The Coen Brothers look back to Hollywood’s 1950s-era Golden Age in the witty dark comedy Hail, Caesar! The film is a series of films within a film that follows a day in the life of studio boss Eddie Mannix (Josh Brolin) who runs the day-to-day affairs for Capitol Pictures Studios, which mostly involves rustling up the studio’s stars and keeping them from breaking the morals clauses in their contracts. To be more precise, Mannix has to keep the eyes of the prying press, like competing twin gossip columnists Thora and Thessaly Thacker (Tilda Swinton) from finding out when the studio’s big stars inevitably run afoul of their goodie two shoes public images. On this day in particular, the studio’s big star Baird Whitlock (George Clooney) has been kidnapped by a mysterious group of communists, write in the middle of his filming of the studio’s latest big budget sword-and-sandals spectacle Hail, Caesar! Mannix has to try to recover Baird while keeping it quiet, but he also has to cover up the pregnancy of Capitol’s sweetheart aquatic acrobat DeeAnna Moran (Scarlett Johansson), appease the studio’s western draw Hobie Doyle (Alden Ehrenreich), its master director Laurence Laurentz (Ralph Fiennes), and its favorite song and dance man Burt Gurney (Channing Tatum).
As the Coen’s easily glide through their 1950’s studio dream world of Esther Williams-like aquatic ballets, On the Town-style sailor suit musicals, fancy high dress dramas like The Importance of Being Earnest and the historical epic that gives the film its titles, they also weave a studio-era allegory reminiscent of a film noir, but one with the biting comedic sensibility the Coens are known for.
It isn’t easy to categorize Hail, Caesar!.It doesn’t quite lend itself to either being a mere send up of studio era Hollywood with a comedic undercurrent, or an honest portrait through the lens of time, again with comedy. Is there a message hidden in this film? I honestly don’t know. Hail, Caesar! is an enigma. What I do know is that there are easily hilarious moments throughout, such as one scene where, when director Laurence Laurentz tries to coach western star Hobie Doyle to speak the simple phrase “Would that it were so simple,” his opening line in the high drama Merrily We Dance that he has now been reassigned to in the studio’s effort to change his image. It is classic absurdity, as is the entire subplot involving the “study group” that kidnaps Baird Whitlock. An obvious reference to the Red Scare, but without the political reference point, it really becomes one long bit of satire.
Hail, Caesar! was shot in the Super 35 format on slow, medium, and fast speed Kodak Vision3 50D 5203, Vision3 200T 5213, Vision3 500T 5219 film stocks and a 4K DI was used, so this one could turn up on UHD Blu-ray some day. The film obviously seeks to simulate the look and feel of a bygone era through several approaches and techniques. One is through the “movie in movie” scenes, which often have a slightly coarser (not to be mistaken as gritty or grainy) look and much more vibrant color saturation, perhaps intended to simulate the pop of Technicolor, such as the swimming aquatic acrobatics film scene with Scarlett Johansson. The main story with Josh Brolin has a subtler palette and much finer grain structure, often favoring midtones. Either way, the AVC 1080p encodement from Universal on Blu-ray looks stunning. There are no problems to complain about at all. The depth of field is greatly extended, nuance is superlative in the shadows and the picture is crisp and clean.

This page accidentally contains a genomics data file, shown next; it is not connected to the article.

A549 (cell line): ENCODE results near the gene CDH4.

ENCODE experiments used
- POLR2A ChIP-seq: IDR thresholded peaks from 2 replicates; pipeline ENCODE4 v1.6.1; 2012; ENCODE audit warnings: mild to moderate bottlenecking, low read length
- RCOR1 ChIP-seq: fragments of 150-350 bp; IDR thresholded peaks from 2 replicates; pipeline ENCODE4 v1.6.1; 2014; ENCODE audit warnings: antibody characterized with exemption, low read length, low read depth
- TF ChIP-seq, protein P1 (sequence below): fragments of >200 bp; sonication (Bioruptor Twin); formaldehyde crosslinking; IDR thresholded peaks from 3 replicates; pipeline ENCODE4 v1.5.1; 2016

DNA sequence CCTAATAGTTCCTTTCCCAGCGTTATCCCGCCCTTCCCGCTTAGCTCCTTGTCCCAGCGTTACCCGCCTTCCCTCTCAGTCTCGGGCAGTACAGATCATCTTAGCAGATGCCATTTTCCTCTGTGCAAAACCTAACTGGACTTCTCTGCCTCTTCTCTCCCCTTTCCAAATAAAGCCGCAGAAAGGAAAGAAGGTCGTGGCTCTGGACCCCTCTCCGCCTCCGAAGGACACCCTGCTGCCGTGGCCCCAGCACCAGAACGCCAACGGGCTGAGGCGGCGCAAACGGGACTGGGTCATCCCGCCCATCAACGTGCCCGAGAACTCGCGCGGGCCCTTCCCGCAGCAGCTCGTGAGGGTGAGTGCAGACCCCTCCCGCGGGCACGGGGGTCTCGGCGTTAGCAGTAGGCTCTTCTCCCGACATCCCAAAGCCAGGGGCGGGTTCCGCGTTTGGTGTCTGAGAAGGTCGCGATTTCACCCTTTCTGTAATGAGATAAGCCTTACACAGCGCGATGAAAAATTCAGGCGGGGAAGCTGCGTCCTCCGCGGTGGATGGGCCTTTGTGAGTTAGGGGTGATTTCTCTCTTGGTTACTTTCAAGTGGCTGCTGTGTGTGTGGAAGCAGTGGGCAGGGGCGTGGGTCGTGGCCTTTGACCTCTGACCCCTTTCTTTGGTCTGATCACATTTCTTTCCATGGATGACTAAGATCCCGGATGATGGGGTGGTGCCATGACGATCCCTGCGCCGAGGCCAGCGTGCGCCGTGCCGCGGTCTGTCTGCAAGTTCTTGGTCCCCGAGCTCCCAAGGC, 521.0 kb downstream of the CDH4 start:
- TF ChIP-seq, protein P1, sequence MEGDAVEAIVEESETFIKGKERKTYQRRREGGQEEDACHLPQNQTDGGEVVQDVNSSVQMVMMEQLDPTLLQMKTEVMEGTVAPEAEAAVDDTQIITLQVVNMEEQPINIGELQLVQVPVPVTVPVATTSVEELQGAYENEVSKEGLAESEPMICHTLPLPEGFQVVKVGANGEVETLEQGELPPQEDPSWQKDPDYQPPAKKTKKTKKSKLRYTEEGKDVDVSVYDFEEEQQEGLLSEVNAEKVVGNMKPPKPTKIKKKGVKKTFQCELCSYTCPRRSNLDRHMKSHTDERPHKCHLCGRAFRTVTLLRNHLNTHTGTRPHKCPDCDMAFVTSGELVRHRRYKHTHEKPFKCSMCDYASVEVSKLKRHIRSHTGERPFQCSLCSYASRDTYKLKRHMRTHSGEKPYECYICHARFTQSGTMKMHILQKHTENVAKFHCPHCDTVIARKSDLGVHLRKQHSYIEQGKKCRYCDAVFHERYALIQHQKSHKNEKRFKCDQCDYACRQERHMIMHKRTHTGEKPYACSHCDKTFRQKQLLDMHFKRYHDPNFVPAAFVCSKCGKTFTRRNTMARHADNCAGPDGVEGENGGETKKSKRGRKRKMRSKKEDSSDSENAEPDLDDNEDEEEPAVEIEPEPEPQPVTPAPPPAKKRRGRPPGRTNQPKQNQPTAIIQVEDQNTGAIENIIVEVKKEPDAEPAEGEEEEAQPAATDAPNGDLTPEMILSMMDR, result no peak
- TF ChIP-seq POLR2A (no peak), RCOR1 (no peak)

The English DTS-HD Master Audio 5.1 soundtrack is more serviceable than anything awe-inspiring. The swelling brass and string score sounds quite dynamic and natural and there’s some good low-level ambience in the surround channels as well as a hint of discrete, atmospheric effects. Dialogue is perfectly clear and sound full and natural.
The brief featurettes included on this release are really more promotional in feel and aren’t necessary viewing at all, while they do include interviews with the cast and the Coens and brief looks at the making of the film, in particular the “Golden Era”-style musical numbers.
- iTunes Digital HD Digital Copy & Digital HD UltraViolet
- Directing Hollywood (1.78:1; 1080p/24; 00:04:11)
- The Stars Align (1.78:1; 1080p/24; 00:11:34)
- An Era of Glamour (1.78:1; 1080p/24; 00:06:22)
- Magic of a Bygone Era (1.78:1; 1080p/24; 00:06:01)
The Final Assessment
Hail, Caesar! is not the Coen’s strongest film given that there are some lulls in the comedy and the various threads tend to drift a bit and get just a little unwieldy before coming together for an ending that seems just a tad abrupt and somewhat open-ended given the long journey the film takes us on. That said, it is an adventure well worth taking for the overall hilarity, wit, and obvious command of the feel of the Golden Age the Coens have. Plus, there are a couple of brilliant musical numbers that would fit in perfectly in a 1950s production.
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